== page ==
Jonathan and Kirti Walpole's 950 km canoe journey across Northwest Territories and Nunavut in July and August of 2014

Day 23

Weather: Strong cross wind (20+ mph), then head wind (15 mph), then gentle tailwind. Hot and sunny. Extremely buggy.
Distance: 103 km
Location: Latitude:64.47720, Longitude:-96.47073 at 08/04/2014 19:52:57 PDT
Map link: Click here

We were up at 3am and on the water by 3.45 am. We had a strong cross wind for the first 15 km. The wind was dropping off the hills to our north as we hugged the north shore of Schultz Lake. Eventually we turned south east to round a long peninsula and had quartering seas for 20 km or so. At the end of the peninsula we bumped into our friends again and enjoyed a break with swarms of black flies.

After rounding the peninsula we had a stiff headwind with small whitecaps to contend with for the next 10 km which involved several open crossings. After that the lake narrowed and became the Thelon River. The current picked up and there was a significant rapid before the river turned south east and we had the wind at our backs and the current with us. This wind and current assist is what we had been looking forward to throughout the morning's 50 km struggle.

We paddled down to Aleksektok Rapids where we stopped to scout. We hiked all the way to the bottom of these large rapids which are a km or more long. At this low water level there was a relatively straightforward sneak route on river right, so we decided to run it. This saved a lot of time as we had anticipated doing a long portage around these rapids, based on previous reports.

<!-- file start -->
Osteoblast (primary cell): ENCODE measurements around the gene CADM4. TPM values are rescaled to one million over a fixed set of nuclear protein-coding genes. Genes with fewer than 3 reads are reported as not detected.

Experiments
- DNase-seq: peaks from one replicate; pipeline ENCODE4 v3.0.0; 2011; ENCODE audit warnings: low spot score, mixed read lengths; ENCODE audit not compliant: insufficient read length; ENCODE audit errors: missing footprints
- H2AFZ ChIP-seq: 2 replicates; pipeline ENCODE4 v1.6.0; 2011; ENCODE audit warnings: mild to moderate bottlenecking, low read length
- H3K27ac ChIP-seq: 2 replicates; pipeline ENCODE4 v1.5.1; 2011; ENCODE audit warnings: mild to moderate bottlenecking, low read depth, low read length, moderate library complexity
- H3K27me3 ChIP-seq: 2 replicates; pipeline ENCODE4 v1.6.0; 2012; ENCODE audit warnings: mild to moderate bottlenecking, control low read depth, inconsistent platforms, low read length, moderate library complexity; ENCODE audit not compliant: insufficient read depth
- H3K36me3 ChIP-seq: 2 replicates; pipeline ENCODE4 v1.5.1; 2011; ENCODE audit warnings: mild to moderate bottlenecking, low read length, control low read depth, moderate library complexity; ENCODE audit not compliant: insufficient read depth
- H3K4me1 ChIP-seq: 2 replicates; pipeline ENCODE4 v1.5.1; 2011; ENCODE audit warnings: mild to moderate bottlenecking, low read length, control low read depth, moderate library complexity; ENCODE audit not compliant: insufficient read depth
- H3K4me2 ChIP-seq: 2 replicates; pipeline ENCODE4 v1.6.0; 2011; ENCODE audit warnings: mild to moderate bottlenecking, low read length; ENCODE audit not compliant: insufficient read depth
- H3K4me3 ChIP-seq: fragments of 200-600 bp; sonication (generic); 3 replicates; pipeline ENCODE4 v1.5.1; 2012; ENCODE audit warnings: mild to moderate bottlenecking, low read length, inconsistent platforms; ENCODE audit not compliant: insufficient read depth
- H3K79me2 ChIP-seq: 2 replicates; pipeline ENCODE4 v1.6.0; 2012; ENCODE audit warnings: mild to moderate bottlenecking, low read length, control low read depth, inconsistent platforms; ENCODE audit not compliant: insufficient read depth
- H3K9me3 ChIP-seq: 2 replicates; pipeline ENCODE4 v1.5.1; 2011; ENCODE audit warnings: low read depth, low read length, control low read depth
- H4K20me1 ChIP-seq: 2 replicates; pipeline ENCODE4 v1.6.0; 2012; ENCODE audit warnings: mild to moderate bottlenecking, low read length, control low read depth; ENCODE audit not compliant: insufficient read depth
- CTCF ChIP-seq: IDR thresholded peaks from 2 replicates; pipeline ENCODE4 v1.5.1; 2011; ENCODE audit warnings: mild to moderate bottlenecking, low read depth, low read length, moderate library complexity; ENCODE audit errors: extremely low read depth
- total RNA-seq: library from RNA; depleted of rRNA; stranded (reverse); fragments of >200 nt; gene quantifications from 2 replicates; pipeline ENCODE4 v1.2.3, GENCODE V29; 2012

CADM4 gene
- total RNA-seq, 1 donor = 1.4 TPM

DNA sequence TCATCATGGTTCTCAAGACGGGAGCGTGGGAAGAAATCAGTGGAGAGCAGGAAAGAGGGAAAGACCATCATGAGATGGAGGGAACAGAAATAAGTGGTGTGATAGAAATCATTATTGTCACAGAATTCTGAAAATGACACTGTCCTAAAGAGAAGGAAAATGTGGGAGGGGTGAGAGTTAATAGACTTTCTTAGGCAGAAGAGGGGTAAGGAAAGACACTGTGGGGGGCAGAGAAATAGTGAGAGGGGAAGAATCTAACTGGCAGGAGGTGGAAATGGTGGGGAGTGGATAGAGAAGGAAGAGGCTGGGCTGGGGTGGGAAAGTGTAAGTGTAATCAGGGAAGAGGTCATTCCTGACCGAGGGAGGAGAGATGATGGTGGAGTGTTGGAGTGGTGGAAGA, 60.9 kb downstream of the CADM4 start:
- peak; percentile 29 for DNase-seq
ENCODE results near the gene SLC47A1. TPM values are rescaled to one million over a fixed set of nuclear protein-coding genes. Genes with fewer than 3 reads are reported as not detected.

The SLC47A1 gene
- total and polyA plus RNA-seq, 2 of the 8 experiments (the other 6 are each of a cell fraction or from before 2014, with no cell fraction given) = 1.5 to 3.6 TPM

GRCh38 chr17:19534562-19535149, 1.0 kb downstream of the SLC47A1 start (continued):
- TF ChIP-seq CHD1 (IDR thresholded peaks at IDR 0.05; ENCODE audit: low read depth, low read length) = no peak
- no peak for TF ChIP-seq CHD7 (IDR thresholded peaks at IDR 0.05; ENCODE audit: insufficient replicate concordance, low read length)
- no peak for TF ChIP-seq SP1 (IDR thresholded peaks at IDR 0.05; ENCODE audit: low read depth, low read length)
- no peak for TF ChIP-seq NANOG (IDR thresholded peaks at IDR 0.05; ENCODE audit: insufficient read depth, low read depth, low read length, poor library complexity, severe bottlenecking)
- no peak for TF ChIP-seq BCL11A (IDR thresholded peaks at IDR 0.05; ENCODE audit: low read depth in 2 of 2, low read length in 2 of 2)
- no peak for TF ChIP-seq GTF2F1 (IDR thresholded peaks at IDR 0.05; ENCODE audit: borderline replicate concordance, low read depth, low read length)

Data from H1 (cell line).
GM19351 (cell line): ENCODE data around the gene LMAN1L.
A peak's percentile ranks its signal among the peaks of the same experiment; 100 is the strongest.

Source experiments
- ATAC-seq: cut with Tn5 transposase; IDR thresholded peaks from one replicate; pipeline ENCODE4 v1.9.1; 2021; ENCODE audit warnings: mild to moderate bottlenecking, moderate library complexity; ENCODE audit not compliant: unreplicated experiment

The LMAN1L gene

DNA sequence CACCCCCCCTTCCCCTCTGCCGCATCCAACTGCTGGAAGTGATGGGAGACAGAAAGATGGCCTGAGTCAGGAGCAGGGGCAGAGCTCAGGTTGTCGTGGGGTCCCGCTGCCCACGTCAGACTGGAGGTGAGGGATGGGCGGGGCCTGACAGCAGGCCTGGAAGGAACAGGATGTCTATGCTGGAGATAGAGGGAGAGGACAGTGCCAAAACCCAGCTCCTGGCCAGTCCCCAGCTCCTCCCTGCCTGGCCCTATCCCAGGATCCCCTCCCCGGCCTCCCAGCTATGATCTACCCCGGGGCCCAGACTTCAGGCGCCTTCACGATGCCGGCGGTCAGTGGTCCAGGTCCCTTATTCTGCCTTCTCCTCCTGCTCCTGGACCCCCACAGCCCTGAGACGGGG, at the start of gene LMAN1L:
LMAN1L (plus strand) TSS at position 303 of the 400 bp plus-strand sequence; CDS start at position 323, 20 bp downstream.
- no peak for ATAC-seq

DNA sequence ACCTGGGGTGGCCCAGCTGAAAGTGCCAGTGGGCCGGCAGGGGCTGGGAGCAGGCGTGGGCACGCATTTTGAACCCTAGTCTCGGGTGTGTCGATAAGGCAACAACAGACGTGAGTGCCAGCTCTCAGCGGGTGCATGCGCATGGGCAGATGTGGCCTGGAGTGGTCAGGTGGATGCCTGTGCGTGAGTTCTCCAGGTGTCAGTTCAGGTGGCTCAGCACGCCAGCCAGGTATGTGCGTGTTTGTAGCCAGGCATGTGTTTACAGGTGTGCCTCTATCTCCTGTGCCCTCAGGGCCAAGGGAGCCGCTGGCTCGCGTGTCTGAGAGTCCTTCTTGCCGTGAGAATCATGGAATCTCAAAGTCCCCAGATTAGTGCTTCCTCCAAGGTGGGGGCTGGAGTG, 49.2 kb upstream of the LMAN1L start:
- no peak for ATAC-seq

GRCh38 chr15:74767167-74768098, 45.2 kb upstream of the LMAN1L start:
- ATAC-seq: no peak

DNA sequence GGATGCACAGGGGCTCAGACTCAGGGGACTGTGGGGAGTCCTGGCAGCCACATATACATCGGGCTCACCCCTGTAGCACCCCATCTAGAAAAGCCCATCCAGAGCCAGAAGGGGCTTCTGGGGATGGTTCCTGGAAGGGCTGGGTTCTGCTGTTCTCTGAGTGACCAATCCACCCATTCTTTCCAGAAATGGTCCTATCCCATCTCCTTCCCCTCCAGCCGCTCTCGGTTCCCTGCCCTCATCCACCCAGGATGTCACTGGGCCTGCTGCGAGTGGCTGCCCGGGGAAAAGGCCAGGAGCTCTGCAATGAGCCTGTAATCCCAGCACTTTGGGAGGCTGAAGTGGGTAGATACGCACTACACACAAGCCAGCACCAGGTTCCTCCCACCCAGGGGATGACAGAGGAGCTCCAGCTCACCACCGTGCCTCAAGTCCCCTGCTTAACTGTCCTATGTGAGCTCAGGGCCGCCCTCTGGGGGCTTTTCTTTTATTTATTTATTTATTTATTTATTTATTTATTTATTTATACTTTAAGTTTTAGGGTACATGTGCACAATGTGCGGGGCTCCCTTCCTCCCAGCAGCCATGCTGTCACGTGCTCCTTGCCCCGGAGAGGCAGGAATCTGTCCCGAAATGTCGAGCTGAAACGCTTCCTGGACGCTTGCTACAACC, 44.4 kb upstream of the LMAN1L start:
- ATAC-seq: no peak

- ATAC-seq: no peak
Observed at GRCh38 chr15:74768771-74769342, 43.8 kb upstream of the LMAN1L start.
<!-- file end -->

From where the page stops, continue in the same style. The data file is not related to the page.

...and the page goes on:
Below Aleksektok Rapids we enjoyed miles of smooth fast current. The wind was almost calm and the sun was out. The light was fantastic, but the black flies were horrendous. By the time we stopped they were swarming all over us. They were so thick on the tent that they were swarming on top of each other and tumbling down in clumps. It was not possible to get into the tent with out bringing in thousands of them. Even our usual tactic of pitching the tent flat to the ground (poles inside but not installed) running down wind for 200 m and then sprinting back upwind to the tent and having one of us dive in while the other brushed the flies off them and zipped up the tent immediately, didn't work. Thousands got in. We were killing them for an hour after getting in the tent and everything was smeared in black grunge. Our gloves and clothes were filthy. It was really squalid, but finally we got to relax a bit.

We were pleased to have paddled 103 km, with more than half the distance on lakes with wind hinderance, in what felt like an over stuffer dry bag. We may complain about the lack of speed of our PakCanoe, but it can't be that slow if we covered over 100 km in a day. We could easily have continued for another hour or two, but after 15 hours on the water we were tired and even with the black fly insanity with was worth stopping.